Film, theatre and television
Fagin waits to be hanged.
Numerous prominent actors have played the character of Fagin. Alec
Fagin in David Lean's movie adaptation of Oliver
Twist, with controversial make-up by
Stuart Freeborn which exaggerated
stereotypical Jewish facial features. The release of the film in the
USA was delayed for three years on charges of being anti-Semitic by
Anti-Defamation League of
B'nai B'rith and the New York Board of
Rabbis. It was finally released in the United States in 1951, with
seven minutes of profile shots and other parts of Guinness's
Ron Moody's portrayal in the original London production of
in the 1968 film is recognisably influenced by Guinness' portrayal
(although the supposedly "anti-semitic" quality of Guinness's
portrayal was considerably toned down in the musical), as was Academy
Award winner Ben Kingsley's portrayal of
Fagin in Roman Polanski's
2005 screen adaptation.
Oliver! was brought to Broadway in 1964,
Fagin was portrayed by
Clive Revill, but in a 1984 revival, Moody reprised his performance
Tony Award winner Patti LuPone, who played Nancy.
Moody's portrayal of
Fagin is noticeably different in
Fagin, as in the novel and other film versions, is a crook, he is
actually one of the film's supporting characters and serves as
comic-relief, such as dancing with a quill on his head and parasol. He
is also more sympathetic towards Oliver and even sticks up for him
twice against Bill Sykes. It is implied that
Fagin may be a pacifist,
as he hates violence and seems to fear Bill, who in a running theme
threatens to beat him up. Also, unlike in the book and most film
Fagin doesn't die but instead restarts his life of crime
with the Artful Dodger.
Fagin is also arguably the most popular
character in the musical. Reflecting on his Golden Globe-winning and
Academy Award-nominated performance, Moody, who was Jewish himself,
stated: "Fate destined me to play Fagin. It was the part of a
In the 1980 ATV series The Further Adventures of Oliver Twist, Fagin
was played by David Swift. In this 13-episode series,
escaped his hanging by pretending to have had a stroke, which has left
him paralyzed (and therefore unfit to be executed) and is in hiding at
The Three Cripples, tended to by Barney.
In the 1982 made-for-TV movie version,
Fagin is portrayed by George C.
Scott. Though the character is generally portrayed as elderly,
diminutive and homely, Scott's version of the character was markedly
younger, stronger, and better looking. Also, this version of the
character had him more caring of his orphan charges, feeding them well
and treating them with obvious concern.
In the 1985 miniseries,
Fagin is portrayed by Eric Porter.
In Disney's animated version, Oliver & Company (1988),
Fagin is a
kind-hearted but poor man living in New York. He lives on a houseboat
with his five dogs and is desperately searching for money to repay his
debts to the New York Mob. He is voiced by Dom DeLuise.
Oliver! was revived in London.
Fagin was played by many noted
British actors and comedians, including Jonathan Pryce, George Layton,
Jim Dale, Russ Abbot,
Barry Humphries (who had played Mr Sowerberry in
the original 1960 London production of Oliver!) and Robert Lindsay,
who won an
Olivier Award for his performance. The different actors
Fagin were distinguished by their different costumes,
especially their coats. Pryce used a patched red and brown coat, while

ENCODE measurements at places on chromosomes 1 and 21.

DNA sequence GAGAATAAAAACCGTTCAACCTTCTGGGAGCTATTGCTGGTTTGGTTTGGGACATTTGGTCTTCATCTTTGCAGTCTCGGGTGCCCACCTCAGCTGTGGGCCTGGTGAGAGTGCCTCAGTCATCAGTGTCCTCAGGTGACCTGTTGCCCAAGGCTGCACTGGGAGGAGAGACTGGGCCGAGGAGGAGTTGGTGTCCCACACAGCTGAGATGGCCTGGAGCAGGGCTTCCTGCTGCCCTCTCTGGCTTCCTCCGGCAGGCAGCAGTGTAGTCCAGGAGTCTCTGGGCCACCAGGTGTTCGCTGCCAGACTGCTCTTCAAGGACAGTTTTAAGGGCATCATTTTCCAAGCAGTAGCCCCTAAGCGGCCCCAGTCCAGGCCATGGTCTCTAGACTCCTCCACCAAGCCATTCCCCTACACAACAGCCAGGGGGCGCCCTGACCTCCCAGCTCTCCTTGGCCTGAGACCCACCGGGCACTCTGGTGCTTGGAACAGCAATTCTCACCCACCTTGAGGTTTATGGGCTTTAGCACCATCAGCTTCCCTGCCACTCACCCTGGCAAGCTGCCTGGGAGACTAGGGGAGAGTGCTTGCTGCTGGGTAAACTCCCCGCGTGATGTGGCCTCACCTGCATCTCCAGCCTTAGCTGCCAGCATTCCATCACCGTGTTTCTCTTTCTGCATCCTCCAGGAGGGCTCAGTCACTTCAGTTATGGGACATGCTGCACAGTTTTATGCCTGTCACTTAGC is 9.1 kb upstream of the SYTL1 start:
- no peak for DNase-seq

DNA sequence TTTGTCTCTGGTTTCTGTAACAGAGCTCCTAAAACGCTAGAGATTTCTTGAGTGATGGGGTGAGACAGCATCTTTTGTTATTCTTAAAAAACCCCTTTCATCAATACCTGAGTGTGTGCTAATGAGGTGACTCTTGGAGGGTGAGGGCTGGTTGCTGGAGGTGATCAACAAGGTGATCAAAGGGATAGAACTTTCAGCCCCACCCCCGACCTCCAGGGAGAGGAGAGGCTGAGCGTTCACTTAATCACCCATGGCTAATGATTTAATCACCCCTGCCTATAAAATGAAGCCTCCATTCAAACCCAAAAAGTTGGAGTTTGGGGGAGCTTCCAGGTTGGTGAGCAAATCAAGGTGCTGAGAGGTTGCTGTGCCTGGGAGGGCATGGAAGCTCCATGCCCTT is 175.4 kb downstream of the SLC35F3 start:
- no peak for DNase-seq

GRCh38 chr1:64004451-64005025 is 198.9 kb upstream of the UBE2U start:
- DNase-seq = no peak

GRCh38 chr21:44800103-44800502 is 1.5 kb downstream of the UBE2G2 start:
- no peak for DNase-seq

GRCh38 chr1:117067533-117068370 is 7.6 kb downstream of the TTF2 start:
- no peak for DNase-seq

Lindsay used the traditional dark green overcoat seen in the 1968 film
In Disney's 1997 live action television production, Oliver Twist,
Fagin is played by Richard Dreyfuss.
In the 1997 film Twisted (a film loosely based on Dickens' Oliver
Fagin character is played by actor William Hickey.
In the 2003 film Twist (a film loosely based on Dickens' Oliver Twist)
Fagin is played by actor Gary Farmer.
In the 2007
BBC television adaptation
Fagin is played by Timothy
Spall. Contrary to his appearance in the novel, he is beardless and
overweight in this version. He is also a more sympathetic character.
In December 2008,
Oliver! was revived at the Theatre Royal, Drury
Lane, London with
Rowan Atkinson playing the character. This role was
taken over by
Omid Djalili in July 2009.
Griff Rhys Jones
Griff Rhys Jones took over
the role from
Omid Djalili in December 2009. He was succeeded by Russ
Abbot in June 2010.
In 2015-16, BBC2's Dickensian
Fagin was played by the actor Anton
^ Ackroyd, Peter (3 September 1990). Dickens. Sinclair-Stevenson Ltd.
pp. 77–78. ISBN 1-85619-000-5.
^ Sackville O'Donnell, Judith (2002). The First Fagin: the True Story
of Ikey Solomon. Acland. ISBN 0-9585576-2-4.
^ Montagu, Euan; Tobias, John J (28 March 1974). The Prince of Fences:
Life and Crimes of Ikey Solomons. Vallentine Mitchell & Co Ltd.
^ Dickens, Charles (22 January 1982).
Oliver Twist (A Bantam classic).
Bantam USA. ISBN 0-553-21050-5.
^ a b c Lebrecht, Norman (29 September 2005). "How racist is Oliver
Twist?". La Scena Musicale. Retrieved 2009-02-08.
^ Howe, Irving. "
Oliver Twist - introduction". Retrieved
^ Donald Hawes, Who's Who in Dickens, Routledge, London, 2002, p.75.
^ a b c Johnson, Edgar (1 January 1952). "Intimations of Mortality".
Charles Dickens: His Tragedy and Triumph. Simon & Schuster.
Retrieved 8 February 2009.
^ Nunberg, Geoffrey (15 October 2001). The Way We
Commentaries on Language and Culture. Houghton Mifflin Harcourt.
p. 126. ISBN 0-618-11603-6.
Ron Moody dies aged 91".
BBC News. 11 June
Howe, Irving (28 October 1997). Selected Writings, 1950-1990. Thomson
Learning. ISBN 0-15-680636-3.
Media related to
Fagin at Wikimedia Commons
Charles Dickens' Oliver Twist
The Artful Dodger
Oliver Twist (1909)
Oliver Twist (1912)
Oliver Twist (1912)
Oliver Twist (1916)
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Oliver Twist (1996 TV series)
Oliver Twist (1999 miniseries)
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"As Long as He Needs Me"
D'banj's 2012 song
"Food, Glorious Food"
"I'd Do Anything"
Vaughn De Leath's 1921 song
"Where Is Love?"
"You've Got to Pick a Pocket or Two"
Oliver! (soundtrack to the 1968 film)
Escape of the
Artful Dodger (2001 TV series retelling)
Fagin the Jew
Fagin the Jew (2003 graphic novel)
Oliver and the
Artful Dodger (1972 TV film)
I'd Do Anything (2008 TV series)